top feature image

Product launch and promotion of Freedom 35 beer, featuring the Trailer Park Boys

May 29, 2017

May 29, 2017Hon Charles Sousa
Ministry of Finance
7th Floor, Frost Building South
7 Queen’s Park Crescent
Toronto, Ontario M7A 1Y7

Re: Product launch and promotion of Freedom 35 beer, featuring the Trailer Park Boys

Dear Minister Sousa,

The recent Toronto Star article, which highlights the launch and promotion of the Trailer Park Boy‚Äôs new product, Freedom 35 beer (hosted at the LCBO), has raised several concerns among the public health sector.  As Co-Chair of the Ontario Public Health Association‚Äôs Alcohol Work Group, I would like to share with you our observations and concerns and propose some needed actions. 

Firstly, Ontario‚Äôs Liquor Advertising Guidelines state that: ‚ÄúNo well-known personality may be used in liquor advertising who may reasonably be expected to appeal‚Ķto persons under the legal drinking age‚ĶThis may include‚Ķcultural figures as well as celebrities…‚ÄĚ.  While hosting the Trailer Park Boys at the LCBO would appear to directly contravene this guideline, what is most concerning is the presence of young people, photographed on the premise, who attended this event in order to meet the celebrity cast. 

Marketing for this specific campaign directly brought youth into the LCBO, a place where they were exposed to a proliferation of ads; a setting that glamorizes alcohol use without taking into serious consideration the health and societal consequences that arise from misuse (and regular use) of this substance. 

Research has well established the link between alcohol promotion and the normalization of alcohol consumption, especially among youth.1 Furthermore, exposure to alcohol marketing not only lowers the age of initiation, but it also increases the amount consumed by current drinkers.2 Our role in public health is to work to minimize the societal harms associated with alcohol use and misuse, many of which include: chronic diseases, alcohol dependency syndrome, intentional and non-intentional injuries, violence, crime, enforcement costs, and youth initiation.

Your continued commitment to responsible alcohol consumption is commended and appreciated, yet promotional events such as the one in question, as well as the October 2016 event, also featuring the Trailer Park Boys, continue to occur. We have raised our concerns with the Alcohol and Gaming Commission who are investigating the matter. We have also written to the LCBO and invited them to explore with us ways to promote responsible alcohol consumption.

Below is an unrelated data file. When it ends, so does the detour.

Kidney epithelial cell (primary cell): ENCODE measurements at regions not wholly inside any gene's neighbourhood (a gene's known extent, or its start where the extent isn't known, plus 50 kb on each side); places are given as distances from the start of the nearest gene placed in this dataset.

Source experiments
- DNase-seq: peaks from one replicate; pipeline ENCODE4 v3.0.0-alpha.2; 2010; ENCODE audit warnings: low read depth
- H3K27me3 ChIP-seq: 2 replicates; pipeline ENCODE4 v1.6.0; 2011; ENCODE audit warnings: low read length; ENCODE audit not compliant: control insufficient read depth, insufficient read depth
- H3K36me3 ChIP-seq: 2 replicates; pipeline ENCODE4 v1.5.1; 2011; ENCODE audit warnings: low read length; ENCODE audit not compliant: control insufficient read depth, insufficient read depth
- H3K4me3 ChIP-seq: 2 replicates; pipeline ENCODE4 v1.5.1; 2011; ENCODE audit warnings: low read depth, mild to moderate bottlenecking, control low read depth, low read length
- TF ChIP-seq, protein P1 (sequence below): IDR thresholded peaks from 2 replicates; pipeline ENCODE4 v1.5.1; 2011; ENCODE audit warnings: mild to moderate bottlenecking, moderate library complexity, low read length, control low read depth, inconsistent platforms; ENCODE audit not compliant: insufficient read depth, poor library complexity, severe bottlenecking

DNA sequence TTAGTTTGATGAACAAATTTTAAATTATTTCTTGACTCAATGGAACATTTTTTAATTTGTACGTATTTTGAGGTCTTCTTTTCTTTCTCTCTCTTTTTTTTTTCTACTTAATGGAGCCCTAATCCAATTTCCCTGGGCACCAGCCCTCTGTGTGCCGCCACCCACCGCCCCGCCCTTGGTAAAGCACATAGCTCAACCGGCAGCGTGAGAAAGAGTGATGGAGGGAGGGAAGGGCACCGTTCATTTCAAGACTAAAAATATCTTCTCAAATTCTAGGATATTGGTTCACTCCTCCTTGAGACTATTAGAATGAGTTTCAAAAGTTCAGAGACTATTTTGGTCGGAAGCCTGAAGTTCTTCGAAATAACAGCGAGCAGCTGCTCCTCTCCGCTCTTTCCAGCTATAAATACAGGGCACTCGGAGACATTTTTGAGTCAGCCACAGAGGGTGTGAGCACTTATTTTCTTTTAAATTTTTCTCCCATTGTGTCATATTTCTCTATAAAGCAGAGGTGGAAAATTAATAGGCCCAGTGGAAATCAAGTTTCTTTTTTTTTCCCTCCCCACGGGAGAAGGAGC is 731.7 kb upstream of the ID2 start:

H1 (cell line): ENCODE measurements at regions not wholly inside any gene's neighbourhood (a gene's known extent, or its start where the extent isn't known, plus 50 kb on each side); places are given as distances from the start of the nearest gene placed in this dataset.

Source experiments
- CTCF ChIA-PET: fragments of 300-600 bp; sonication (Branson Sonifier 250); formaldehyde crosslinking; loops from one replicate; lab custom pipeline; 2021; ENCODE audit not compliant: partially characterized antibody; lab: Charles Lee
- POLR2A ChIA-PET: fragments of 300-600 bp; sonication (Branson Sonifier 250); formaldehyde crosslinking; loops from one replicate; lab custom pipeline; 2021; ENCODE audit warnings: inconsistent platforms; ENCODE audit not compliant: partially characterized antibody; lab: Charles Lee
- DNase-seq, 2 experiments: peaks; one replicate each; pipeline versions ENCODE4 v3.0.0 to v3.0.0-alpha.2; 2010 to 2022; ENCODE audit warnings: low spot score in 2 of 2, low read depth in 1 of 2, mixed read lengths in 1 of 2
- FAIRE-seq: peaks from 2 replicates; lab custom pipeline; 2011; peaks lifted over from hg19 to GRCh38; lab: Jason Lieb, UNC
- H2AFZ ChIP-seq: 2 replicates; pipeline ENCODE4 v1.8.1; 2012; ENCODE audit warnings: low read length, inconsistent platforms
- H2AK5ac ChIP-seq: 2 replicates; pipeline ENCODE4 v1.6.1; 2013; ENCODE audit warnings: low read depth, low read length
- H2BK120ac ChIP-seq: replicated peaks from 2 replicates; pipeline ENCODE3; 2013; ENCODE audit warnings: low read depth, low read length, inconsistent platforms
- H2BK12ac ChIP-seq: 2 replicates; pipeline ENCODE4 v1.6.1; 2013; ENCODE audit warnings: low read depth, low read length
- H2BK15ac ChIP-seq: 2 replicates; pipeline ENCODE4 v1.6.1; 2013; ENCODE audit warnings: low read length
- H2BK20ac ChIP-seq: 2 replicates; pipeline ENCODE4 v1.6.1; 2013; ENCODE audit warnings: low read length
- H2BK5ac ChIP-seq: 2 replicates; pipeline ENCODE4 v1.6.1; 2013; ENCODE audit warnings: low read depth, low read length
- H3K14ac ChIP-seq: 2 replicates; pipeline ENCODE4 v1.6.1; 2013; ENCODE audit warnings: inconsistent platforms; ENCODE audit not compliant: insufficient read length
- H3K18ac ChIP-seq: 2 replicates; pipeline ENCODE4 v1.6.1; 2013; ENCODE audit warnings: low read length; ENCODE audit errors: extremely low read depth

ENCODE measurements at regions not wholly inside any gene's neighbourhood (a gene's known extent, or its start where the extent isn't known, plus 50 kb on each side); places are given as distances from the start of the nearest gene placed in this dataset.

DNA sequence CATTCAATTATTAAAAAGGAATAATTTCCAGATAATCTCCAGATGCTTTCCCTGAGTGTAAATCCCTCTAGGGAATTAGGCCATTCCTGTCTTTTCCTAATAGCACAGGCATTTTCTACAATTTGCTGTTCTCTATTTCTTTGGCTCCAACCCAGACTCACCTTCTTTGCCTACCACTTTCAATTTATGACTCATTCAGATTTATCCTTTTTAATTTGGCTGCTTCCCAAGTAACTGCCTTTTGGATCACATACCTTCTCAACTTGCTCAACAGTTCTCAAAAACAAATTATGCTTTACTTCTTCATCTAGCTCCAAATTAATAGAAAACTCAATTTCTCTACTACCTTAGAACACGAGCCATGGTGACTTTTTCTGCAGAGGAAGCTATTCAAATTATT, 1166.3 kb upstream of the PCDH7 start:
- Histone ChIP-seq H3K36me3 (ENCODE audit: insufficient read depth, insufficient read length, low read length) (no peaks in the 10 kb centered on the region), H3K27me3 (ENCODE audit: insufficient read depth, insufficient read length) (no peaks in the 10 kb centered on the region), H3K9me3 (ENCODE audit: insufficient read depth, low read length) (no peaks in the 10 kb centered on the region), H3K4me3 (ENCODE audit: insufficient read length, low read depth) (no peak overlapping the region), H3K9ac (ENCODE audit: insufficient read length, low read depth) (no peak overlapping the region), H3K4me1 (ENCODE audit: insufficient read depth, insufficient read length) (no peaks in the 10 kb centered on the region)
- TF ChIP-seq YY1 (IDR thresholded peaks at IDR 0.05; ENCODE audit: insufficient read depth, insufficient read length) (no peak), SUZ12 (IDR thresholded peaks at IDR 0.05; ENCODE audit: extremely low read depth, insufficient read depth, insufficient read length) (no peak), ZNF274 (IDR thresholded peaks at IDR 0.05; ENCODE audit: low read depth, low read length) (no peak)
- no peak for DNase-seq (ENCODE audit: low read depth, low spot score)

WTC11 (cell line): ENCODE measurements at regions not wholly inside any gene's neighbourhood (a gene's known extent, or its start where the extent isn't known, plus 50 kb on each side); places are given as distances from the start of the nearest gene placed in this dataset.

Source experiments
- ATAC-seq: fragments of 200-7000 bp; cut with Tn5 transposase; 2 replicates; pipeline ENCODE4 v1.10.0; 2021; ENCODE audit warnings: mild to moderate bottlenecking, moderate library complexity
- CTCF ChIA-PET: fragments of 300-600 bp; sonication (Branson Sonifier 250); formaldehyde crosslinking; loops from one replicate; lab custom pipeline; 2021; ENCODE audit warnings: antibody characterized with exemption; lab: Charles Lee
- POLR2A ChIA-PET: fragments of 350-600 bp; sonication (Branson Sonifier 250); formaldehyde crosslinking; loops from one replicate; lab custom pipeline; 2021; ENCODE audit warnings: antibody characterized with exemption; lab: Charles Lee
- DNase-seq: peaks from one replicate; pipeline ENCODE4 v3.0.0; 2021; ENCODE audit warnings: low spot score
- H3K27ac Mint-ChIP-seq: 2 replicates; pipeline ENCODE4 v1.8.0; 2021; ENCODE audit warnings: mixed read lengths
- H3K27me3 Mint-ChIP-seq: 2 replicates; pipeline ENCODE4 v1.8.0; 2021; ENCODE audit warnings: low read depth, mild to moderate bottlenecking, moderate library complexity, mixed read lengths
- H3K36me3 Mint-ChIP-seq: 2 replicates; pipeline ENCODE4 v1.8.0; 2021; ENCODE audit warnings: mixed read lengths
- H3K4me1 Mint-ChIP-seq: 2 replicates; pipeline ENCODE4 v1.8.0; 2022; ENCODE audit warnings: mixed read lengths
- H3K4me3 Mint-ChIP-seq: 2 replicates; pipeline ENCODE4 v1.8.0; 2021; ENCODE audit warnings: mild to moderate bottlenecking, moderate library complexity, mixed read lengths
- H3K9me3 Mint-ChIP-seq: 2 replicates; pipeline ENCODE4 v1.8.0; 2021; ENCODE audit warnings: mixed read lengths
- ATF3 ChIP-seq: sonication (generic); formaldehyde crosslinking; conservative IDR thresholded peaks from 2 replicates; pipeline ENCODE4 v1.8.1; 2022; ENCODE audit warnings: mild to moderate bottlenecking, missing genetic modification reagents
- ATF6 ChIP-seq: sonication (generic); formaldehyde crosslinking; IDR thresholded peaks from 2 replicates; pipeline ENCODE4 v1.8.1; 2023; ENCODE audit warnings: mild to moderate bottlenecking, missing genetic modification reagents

We were pleased to learn of the Government‚Äôs plan to develop and release a comprehensive Alcohol Policy framework; a pivotal guiding document for us and others, as we navigate the changing and complex provincial alcohol landscape.  Beer, cider, and wine are expanding at a rapid rate into grocery stores, the LCBO now offers home delivery options, and wine is appearing at more Farmers‚Äô Markets each year.  Additionally, alcohol marketing and promotions at events such as the April 27 launch of Freedom 35 beer, are further contributing to the normalization of alcohol use in our communities.  Alcohol is a known carcinogen.3 It is also a psychoactive substance that is widely available for purchase.4 Undoubtedly, there is a lack of awareness about alcohol‚Äôs full impact on health and society.  It is not an ordinary commodity.  We are disappointed that your government‚Äôs Alcohol Policy has not yet been released. The need for a coordinated, socially responsible plan for managing alcohol sales, promotions, and harms, is well overdue. We urge the province to make this a priority.

We believe in a culture of moderation, and that this can be accomplished by working together and helping our communities become aware of risks associated with alcohol consumption.  In addition to Canada‚Äôs Low-Risk Alcohol Drinking Guidelines, there are other ways in which we can engage our communities, and we would be happy to explore these ideas with you and your colleagues.

Thank you for your consideration. Please do not hesitate to connect with us for more information, or discussion about these important issues.

Sincerely,

Pegeen Walsh
Executive Director


cc: Premier Kathleen Wynne, Minister of Health and Long-Term Care Eric Hoskins




1.     Jernigan, D.H. The extent of global alcohol marketing and its impact on youth. Contemporary Drug Problems (2010); 37: 57-90.
2.     Babor, T., Caetano, R., Casswell, S., Edwards, G., Giesbrecht, N., Grube, J., Hill, L., Holder, H., Homel, R., Livingstone, M., √Ėsterberg, E., Rehm, J., Room, R. and Rossow, I. Alcohol: No ordinary commodity ‚Äď research and public policy, revised edition. (2010). Oxford: Oxford University Press
3.     Public Health Agency of Canada.  (2015). The Chief Public Health Officer‚Äôs Report on the State of Public Health in Canada 2015: Alcohol Consumption in Canada.  Ottawa, ON.